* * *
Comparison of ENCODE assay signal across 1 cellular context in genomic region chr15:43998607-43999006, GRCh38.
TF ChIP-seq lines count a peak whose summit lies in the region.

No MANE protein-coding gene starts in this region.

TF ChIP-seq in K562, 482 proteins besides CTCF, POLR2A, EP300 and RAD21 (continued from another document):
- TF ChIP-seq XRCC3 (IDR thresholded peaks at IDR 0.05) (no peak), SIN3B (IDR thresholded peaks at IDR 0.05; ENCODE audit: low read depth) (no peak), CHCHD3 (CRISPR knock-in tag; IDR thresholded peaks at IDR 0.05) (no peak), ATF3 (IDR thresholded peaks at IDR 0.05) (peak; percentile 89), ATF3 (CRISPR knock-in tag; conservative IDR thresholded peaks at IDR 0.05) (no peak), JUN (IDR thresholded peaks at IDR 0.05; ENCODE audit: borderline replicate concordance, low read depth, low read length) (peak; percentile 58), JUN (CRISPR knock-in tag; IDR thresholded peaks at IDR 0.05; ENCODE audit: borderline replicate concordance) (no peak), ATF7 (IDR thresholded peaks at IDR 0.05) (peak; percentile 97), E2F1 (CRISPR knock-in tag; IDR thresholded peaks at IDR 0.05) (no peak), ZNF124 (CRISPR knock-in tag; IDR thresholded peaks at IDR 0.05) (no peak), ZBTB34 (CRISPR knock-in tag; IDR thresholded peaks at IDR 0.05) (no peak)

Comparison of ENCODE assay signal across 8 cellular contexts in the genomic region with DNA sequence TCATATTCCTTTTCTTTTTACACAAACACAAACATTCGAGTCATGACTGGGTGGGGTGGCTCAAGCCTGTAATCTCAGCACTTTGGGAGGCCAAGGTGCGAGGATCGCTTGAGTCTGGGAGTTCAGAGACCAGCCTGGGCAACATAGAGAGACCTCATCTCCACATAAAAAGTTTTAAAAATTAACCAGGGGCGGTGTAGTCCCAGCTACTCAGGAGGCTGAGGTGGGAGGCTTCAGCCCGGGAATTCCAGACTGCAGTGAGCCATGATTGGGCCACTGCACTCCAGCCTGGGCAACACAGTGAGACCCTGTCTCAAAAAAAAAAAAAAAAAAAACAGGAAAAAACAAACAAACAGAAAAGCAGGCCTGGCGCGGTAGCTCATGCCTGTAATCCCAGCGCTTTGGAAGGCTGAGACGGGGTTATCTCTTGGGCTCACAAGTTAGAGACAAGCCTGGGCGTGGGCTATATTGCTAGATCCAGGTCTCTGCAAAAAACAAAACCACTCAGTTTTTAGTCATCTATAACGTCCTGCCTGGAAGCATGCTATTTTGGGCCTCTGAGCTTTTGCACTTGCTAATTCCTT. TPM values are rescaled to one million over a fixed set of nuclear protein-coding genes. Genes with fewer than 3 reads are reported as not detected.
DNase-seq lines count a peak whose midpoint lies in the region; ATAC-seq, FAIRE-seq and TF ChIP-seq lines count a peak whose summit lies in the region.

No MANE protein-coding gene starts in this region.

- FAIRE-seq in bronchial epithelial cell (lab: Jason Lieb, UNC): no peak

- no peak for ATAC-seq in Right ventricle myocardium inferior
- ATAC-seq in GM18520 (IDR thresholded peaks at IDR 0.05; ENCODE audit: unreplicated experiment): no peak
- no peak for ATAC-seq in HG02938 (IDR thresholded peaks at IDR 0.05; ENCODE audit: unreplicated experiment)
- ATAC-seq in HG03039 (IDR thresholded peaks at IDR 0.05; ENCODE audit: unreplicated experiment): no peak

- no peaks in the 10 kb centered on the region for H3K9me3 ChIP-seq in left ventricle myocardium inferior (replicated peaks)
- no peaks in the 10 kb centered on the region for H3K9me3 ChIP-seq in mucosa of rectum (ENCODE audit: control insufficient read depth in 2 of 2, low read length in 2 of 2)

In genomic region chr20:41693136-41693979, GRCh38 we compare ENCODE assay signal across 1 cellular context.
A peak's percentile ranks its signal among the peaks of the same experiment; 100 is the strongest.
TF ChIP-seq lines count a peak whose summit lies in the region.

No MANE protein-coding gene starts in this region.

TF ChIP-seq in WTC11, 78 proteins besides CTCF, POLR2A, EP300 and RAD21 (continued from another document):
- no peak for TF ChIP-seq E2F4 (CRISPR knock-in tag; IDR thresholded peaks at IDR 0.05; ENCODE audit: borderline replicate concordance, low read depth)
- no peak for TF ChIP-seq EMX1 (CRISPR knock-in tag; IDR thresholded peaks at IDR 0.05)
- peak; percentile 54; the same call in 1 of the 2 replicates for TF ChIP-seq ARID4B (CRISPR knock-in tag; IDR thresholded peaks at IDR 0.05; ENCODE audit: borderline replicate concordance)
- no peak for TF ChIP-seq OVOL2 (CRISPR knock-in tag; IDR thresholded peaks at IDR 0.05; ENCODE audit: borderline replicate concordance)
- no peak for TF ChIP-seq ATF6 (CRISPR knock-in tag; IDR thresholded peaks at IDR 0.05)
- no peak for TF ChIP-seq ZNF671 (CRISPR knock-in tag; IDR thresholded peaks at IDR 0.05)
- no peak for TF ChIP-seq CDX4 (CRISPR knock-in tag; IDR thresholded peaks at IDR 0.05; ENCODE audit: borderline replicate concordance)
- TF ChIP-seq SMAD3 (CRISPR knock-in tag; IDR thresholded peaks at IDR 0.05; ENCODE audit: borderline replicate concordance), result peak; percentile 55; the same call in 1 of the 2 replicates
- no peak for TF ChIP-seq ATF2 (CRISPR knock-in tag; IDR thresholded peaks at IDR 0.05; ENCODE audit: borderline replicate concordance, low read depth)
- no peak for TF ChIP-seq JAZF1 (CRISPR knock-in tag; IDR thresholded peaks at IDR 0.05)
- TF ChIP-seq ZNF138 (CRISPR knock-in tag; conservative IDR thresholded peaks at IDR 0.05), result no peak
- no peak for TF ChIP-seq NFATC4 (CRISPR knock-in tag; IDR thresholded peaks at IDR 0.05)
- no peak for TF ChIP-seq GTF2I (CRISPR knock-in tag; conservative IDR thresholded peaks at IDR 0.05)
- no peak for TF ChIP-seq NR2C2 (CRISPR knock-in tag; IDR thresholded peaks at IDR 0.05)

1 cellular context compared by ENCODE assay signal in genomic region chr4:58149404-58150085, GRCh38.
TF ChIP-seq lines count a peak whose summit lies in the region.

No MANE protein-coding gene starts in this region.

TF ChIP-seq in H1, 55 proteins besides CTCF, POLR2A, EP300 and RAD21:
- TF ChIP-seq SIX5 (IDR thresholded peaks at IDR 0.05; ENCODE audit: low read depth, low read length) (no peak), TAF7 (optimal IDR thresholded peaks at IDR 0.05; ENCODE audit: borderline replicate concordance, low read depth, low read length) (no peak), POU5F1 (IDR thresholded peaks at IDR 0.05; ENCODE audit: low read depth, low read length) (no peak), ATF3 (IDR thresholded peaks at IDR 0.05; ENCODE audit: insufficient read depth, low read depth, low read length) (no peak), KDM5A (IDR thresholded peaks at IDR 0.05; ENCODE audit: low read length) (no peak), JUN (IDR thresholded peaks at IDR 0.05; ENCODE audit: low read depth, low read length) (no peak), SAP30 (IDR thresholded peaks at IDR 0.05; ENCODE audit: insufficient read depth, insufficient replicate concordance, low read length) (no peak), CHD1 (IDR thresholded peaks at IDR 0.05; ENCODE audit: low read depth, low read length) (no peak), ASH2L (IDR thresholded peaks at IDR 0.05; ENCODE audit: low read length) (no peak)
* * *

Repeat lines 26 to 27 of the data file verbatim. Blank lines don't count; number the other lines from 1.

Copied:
- no peak for TF ChIP-seq ZNF671 (CRISPR knock-in tag; IDR thresholded peaks at IDR 0.05)
- no peak for TF ChIP-seq CDX4 (CRISPR knock-in tag; IDR thresholded peaks at IDR 0.05; ENCODE audit: borderline replicate concordance)